If a child was struck by lightning, that meant the gods accepted the sacrifice.
New research on the remains of a handful of Inca child sacrifice victims has given scientists more clues as to how this sacrificial practice was carried out, and even more information about the children themselves.
Newsweek reports that researchers believe the victims’ bodies were purposefully left on stone platforms high at the top of a volcano so that they could be struck by lightning. Whether or not a sacrificed child was hit by lightning would let the Incas know if the sacrifice was accepted by the gods.
“According to the Incas, a person struck by lightning received great honor — a god expressed interest in that person,” said Dagmara Socha, a bioarchaeologist at the University of Warsaw. She spoke with PAP, a science news outlet run by the Polish government.
For this study, researchers examined the remains of six children found on two volcanoes in Peru, Ampato and Pichu Pichu. The remains were first discovered decades ago by Dr. Johan Reinhard and are in varying states of preservation. In order to examine the valuable specimens without causing more damage, the scientists used advanced x-ray imaging and 3D modeling.
Socha and her study co-author, Rudi Chavez Perea, the director of the Museo Santuarios Andinos of the Catholic University of Santa Maria in Arequipa in Peru, found several clues that hinted at the lightning strikes endured by the children’s bodies.
Some the remains, which were sacrificed some 500 years ago, had burn marks on their soft tissue and their clothing. The stone platforms where their bodies were left also showed signs of being struck repeatedly while the soil around the sacrificial sites appeared to have crystallized from the impact of the bolts.
Socha and Perea also found some clues as to where these children came from.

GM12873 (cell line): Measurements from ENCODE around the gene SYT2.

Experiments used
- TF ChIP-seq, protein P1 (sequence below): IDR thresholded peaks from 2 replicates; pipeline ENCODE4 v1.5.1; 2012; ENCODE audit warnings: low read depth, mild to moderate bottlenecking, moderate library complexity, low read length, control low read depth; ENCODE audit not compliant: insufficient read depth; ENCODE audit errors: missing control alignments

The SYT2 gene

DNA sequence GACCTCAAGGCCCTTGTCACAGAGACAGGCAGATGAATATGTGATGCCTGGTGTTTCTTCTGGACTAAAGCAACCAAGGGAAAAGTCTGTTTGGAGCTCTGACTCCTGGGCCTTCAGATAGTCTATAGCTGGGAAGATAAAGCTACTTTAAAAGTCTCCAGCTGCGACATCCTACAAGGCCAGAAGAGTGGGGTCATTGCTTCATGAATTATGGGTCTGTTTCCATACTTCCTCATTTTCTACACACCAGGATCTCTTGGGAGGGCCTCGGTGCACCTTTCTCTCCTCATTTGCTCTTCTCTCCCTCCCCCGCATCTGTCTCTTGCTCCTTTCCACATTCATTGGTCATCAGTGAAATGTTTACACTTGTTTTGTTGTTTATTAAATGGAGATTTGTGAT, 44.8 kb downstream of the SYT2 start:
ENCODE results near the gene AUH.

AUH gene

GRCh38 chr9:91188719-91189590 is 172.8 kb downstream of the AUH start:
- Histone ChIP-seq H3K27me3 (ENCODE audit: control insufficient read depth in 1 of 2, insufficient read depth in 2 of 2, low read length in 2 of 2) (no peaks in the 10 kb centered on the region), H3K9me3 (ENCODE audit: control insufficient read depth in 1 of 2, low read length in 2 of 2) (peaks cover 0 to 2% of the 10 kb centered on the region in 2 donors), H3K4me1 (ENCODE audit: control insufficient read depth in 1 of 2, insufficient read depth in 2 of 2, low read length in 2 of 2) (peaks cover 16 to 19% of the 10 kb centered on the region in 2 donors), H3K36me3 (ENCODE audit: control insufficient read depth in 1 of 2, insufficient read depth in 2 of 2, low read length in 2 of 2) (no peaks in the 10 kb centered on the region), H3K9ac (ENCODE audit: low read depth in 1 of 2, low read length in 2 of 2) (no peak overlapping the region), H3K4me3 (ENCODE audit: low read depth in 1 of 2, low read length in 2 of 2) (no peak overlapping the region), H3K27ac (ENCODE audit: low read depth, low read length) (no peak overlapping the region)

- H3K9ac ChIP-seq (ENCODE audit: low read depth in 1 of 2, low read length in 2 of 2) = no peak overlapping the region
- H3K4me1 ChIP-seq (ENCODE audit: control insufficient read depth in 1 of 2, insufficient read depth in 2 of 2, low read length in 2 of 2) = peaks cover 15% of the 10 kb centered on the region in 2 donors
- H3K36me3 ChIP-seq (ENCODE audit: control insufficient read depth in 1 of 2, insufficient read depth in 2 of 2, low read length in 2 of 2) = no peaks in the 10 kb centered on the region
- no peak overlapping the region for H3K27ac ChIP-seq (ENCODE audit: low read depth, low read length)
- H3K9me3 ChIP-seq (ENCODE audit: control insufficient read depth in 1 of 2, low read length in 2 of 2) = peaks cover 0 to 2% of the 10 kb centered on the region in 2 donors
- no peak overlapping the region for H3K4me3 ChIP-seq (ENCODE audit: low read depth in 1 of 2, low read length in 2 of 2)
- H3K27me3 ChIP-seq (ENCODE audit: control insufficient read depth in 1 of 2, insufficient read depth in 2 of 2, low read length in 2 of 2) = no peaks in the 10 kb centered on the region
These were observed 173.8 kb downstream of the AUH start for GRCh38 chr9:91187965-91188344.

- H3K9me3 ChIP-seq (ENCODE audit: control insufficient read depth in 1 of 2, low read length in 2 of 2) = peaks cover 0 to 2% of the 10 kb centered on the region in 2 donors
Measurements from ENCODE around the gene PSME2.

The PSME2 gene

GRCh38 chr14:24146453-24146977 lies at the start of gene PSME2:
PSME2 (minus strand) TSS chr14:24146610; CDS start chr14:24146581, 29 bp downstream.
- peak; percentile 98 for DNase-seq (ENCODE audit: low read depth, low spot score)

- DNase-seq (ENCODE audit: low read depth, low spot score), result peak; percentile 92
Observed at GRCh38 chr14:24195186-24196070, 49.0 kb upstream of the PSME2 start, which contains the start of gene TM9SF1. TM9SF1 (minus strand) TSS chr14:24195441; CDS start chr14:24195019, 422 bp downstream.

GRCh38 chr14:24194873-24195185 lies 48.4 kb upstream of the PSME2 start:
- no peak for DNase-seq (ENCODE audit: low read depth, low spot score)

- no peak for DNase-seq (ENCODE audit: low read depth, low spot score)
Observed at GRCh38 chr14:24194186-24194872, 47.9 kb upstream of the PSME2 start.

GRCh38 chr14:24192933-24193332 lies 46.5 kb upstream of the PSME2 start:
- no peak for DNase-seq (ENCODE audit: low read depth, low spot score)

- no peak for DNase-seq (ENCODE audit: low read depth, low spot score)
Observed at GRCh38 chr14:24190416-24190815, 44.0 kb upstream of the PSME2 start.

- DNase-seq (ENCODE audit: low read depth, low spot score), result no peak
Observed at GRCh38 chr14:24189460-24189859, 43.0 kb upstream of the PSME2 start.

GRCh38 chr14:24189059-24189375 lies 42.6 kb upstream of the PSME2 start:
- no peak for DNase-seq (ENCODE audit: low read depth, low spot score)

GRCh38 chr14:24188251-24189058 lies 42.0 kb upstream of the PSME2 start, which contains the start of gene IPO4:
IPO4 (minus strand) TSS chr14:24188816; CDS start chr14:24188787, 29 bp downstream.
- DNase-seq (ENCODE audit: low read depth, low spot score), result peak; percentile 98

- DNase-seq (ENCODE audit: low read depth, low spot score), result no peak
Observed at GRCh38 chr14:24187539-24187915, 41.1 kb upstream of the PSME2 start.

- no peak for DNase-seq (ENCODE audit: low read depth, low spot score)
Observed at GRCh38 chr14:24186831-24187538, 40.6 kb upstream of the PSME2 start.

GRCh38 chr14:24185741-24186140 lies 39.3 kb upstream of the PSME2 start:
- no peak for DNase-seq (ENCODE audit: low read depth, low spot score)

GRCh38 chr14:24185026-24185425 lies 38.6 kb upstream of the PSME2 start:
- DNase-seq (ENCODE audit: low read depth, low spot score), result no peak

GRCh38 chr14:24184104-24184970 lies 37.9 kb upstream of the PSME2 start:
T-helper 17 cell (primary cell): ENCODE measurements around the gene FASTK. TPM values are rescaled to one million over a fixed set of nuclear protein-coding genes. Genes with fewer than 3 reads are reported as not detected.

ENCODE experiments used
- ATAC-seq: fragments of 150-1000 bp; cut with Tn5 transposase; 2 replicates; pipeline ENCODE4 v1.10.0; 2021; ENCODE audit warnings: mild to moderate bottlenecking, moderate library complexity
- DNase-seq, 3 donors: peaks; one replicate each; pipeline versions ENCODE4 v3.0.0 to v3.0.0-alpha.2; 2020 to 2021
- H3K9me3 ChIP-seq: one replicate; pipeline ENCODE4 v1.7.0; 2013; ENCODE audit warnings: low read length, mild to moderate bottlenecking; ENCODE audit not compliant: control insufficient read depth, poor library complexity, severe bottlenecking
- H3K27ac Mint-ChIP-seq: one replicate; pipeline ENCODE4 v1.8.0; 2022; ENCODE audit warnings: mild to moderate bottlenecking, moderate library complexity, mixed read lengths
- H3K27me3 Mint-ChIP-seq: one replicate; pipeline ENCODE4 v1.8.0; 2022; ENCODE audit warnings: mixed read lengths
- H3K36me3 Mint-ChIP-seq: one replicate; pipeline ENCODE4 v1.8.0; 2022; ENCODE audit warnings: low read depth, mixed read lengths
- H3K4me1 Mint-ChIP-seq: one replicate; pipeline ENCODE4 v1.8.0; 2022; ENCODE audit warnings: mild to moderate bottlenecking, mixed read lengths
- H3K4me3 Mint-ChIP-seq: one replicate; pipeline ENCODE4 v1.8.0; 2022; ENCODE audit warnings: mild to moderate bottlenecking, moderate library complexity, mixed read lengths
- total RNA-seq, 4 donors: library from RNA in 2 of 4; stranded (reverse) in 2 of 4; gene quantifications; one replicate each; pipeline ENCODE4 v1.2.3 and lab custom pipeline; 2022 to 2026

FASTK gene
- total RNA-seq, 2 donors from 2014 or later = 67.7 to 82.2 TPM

One female victim, dubbed “Lightning Girl” by scientists, showed a deliberately elongated head which was a common practice among Incas living in the coastal areas, not those in the high mountains.
There were also irregularities in the girl’s tooth enamel structure, which indicate that she was either starved or experienced a great deal of stress at one point, likely when she was about three years old.
“I suppose it was then that the girl was taken away from her parents and brought to Cuzco, the capital of the Inca empire, where the girl was being prepared for three years to be sacrificed at the top of the volcano,” Socha hypothesized.
Previous research which examined hair samples from the child victims suggests they were chosen many years in advance, and were “fattened up” before their deaths.
The isotope analysis of these hair samples also indicated that the children were drugged with alcohol and coca plants — from which cocaine is derived — before they were killed. Researchers believe it helped sedate them.
One of the mummified child victims, known by researchers as the “Llullaillaco Maiden,” was found with a lump of chewed coca leaves in her mouth.
The Incas believed it to be a great honor for a family to have a child taken as a sacrifice. But how were the children chosen? Archaeologists aren’t entirely sure but, according to Socha, “they certainly had to have some exceptional traits, such as beauty or ancestry.”
Next, the team plans to conduct more analyses on the children’s remains, which are kept in cold storage at the Museo Sancturios Andinos. They plan to study tooth samples so they can determine the victims’ diets and places of origin, which, hopefully, will shed more light on these lost lives.
Now, read the story of Roy Sullivan, the man who got struck by lightning seven times and lived, and learn about the Inca “princess” mummy that was returned to Bolivia after 129 years.